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College of Law

Bankruptcy Law

Course Number: 6620
Professor: Keith Aurzada (Adjunct)
Credit Hours & Type of Credit: 3
Semester Offered: Spring
Required: No
Prerequisites: Students must have completed their first year of law school.
Recommended Courses: None.

Course Overview: This class focuses on the consumer and business bankruptcy process, principally in the context of cases commenced by individuals and business entities under Chapters 7, 11 and 13 of the Bankruptcy Code.  The course is designed as an introductory course in consumer and business bankruptcy for the student who has not taken another bankruptcy course.  I recommend that students either have taken a course on secured transactions or at least have some familiarity with that part of the law. The course will also focus on the Small Business Reorganization Act as well as the Cares Act, and in particular Sub-Chapter V of Chapter 11.

At the end of this course, it is my hope that each student will have an ability to recognize when bankruptcy law applies and how it might assist clients.  The ability to spot issues and to avoid pitfalls created by the Bankruptcy Code will be paramount.  There is not sufficient time to teach the true mechanics and filing a bankruptcy case; however, it is my hope that the general process can be summarized in a fashion that will allow students to successfully navigate these waters in practice.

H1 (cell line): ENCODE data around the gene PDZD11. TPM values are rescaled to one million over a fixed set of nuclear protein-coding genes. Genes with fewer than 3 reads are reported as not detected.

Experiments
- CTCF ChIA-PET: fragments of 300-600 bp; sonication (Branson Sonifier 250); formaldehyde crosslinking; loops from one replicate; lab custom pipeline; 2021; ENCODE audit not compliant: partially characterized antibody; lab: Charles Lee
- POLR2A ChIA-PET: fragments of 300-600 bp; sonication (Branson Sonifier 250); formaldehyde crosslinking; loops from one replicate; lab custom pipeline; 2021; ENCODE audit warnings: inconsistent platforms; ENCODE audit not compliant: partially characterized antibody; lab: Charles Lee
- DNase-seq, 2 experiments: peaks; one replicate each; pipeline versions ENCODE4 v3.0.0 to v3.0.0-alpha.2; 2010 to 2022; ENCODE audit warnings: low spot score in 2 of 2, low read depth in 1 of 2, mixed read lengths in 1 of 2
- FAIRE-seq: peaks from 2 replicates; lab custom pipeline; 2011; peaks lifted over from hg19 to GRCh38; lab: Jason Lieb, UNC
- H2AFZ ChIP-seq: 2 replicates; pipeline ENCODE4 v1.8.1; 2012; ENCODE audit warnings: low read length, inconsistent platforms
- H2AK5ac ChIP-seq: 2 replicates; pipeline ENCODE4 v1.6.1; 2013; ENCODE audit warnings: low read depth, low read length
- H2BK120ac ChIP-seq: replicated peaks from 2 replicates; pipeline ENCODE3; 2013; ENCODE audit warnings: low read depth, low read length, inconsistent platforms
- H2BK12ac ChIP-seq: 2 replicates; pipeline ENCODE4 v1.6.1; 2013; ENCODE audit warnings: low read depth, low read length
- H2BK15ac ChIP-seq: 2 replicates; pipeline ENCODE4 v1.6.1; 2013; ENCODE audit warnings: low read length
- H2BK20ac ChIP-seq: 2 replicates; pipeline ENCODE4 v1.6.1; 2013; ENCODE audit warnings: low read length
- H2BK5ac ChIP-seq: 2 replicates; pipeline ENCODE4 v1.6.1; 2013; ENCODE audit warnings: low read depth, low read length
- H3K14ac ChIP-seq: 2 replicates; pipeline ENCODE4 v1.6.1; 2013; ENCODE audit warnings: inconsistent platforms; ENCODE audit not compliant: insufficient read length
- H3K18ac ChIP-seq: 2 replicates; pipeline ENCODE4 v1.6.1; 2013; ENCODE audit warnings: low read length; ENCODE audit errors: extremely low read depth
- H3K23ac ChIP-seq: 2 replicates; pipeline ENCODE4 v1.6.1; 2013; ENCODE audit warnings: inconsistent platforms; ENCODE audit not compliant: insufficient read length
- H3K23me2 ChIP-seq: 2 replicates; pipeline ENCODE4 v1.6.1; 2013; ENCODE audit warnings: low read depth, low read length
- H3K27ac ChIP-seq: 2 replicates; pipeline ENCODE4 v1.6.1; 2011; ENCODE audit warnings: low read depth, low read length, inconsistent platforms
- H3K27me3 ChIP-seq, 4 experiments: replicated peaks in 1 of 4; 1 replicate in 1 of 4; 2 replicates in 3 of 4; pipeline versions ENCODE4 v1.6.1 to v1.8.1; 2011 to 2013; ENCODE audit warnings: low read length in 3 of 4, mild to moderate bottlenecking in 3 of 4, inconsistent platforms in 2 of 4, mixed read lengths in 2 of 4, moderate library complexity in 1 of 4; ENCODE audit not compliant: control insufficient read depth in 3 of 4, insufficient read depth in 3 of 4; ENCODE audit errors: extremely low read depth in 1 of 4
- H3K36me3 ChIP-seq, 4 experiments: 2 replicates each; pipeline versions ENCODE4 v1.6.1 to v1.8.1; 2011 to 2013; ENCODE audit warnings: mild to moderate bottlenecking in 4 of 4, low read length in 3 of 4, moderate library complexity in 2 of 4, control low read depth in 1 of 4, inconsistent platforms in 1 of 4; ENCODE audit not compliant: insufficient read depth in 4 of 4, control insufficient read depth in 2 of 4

Course Materials: The Law of Debtors and Creditors: Text, Cases, and Problems (Wolters Kluwer, 8th edition 2021) (“Text”).

There were substantial changes to bankruptcy law in October 2005.  Therefore, materials published prior to that date may well be outdated and possibly dangerously misleading.  Do not use ancillary/supplemental materials published prior to that date. Further, the Small Business Reorganization Act and the Cares Act made substantial changes to the bankruptcy law in 2019 and 2020, respectively.

Course Format: We will split class time on traditional case analysis and practical problems.  You will need to analyze the cases in the Text (and supplemental cases that I will assign from time to time) on your own and be prepared to discuss and apply them, as well as the applicable sections of the Bankruptcy Code, in order to (1) contribute to the class discussion and (2) address the problems that will be assigned prior to each class. .

Written Assignments: Quizzes will be assigned a few times during the semester through Westlaw/TWEN.

Type of Exam: One final examination

Basis for Grading Student Performance: Attendance, participation, student presentation, and one final examination. Students will be required to teach all or part of a lesson during the semester as a means to develop a deeper understanding of at least one part of the course. 

Other Comments:

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